The latest on the first round of the NFL draft Thursday night. (all times EDT):
Heisman Trophy winner DeVonta Smith became the sixth player from the Southeastern Conference, and third from Alabama, to be taken in the first 10 selections of the NFL draft.
Smith, the first receiver to win the Heisman since 1991, went No. 10 to the Philadelphia Eagles, who traded up to get quarterback Jalen Hurts’ former college teammate.
Smith was the second receiver on his team to be taken in the draft. Crimson Tide teammate Jaylen Waddle went No. 6 to the Miami Dolphins, after LSU’s Ja’Marr Chase was selected by Cincinnati at five and Florida tight end Kyle Pitts went No. 4 to Atlanta.
The first two defensive players taken were from the SEC, too. South Carolina cornerback Jaycee Horn went No. 8 to Carolina and Alabama’s Patrick Surtain went ninth to Denver.
The first offensive lineman chosen in the NFL draft is Penei Sewell of Oregon. The tackle who opted out of last season has been taken seventh overall by Detroit and should be an immediate starter.
The run on offensive players ends at the eighth slot with Carolina taking perhaps the fastest player in this group, South Carolina cornerback Jaycee Horn, the son of former NFL receiver Joe Horn.
And next up is another son of a former NFL starter, Patrick Surtain II. The Alabama All-America cornerback winds up in Denver, which took Crimson Tide wide receiver Jerry Jeudy in the first round a year ago.
The first trade of the draft has Philadelphia moving up two spots to No. 10 and selecting DaVonta Smith, the Heisman Trophy-wining receiver from Alabama. The Eagles made the deal with division rival Dallas and also jumped ahead of another NFC East team, the Giants. The Cowboys get a third-round pick and move back to No. 12.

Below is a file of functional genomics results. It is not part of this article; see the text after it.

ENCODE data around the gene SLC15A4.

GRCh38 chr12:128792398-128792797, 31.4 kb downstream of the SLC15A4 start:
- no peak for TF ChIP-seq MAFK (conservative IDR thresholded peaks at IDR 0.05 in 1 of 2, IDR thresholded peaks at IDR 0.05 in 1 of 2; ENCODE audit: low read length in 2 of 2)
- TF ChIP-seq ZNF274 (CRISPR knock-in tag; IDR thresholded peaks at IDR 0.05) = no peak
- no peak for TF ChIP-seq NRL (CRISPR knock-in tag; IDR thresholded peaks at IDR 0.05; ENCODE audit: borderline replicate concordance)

Six of the top 10 picks are from the SEC, three from Alabama.
Miami has drafted Jaylen Waddle, the game-breaking receiver from Alabama, with the sixth overall pick.
The first player chosen from the national champions, Waddle is as versatile as any wideout in a draft very deep in pass catchers. He has blazing speed and elusiveness and also can return kicks.
Waddle joins his college quarterback, Tua Tagovailoa, in Miami.
Waddle played in only six games last season because of a broken left ankle.
LSU receiver Ja’Marr Chase, who sat out last season because of the COVID-19 pandemic, has been chosen fifth overall in the NFL draft by Cincinnati.
Desperate for a playmaker to team with Joe Burrow, the quarterback who teamed with Chase to lead LSU to the 2019 national title, the Bengals found him in a guy who makes all the contested catches. An All-American in 2019, Chase set SEC records with 1,780 yards receiving and 20 TD catches.
There were strong indications as the draft approached that the Bengals would eschew taking a blocker to protect Burrow and go for the top wideout.
Kyle Pitts is considered by many the most dynamic player in this year’s draft. The Atlanta Falcons certainly thought so and have selected the Florida tight end with the fourth overall pick.
He was the first non-quarterback taken after Jacksonville drafted Clemson’s Trevor Lawrence, the Jets got BYU’s Zach Wilson, and San Francisco went for North Dakota State’s Trey Lance.
Pitts figures to be more of a hybrid tight end/wide receiver in the pros, with few blocking assignments. So what when Pitts is 6-foot-6, 245 pounds and presents an intimidating matchup for even the best defenders. Pitts has sure hands, speed, reach, elusiveness and intelligence. He should be an instant starter in Atlanta, maybe an instant star.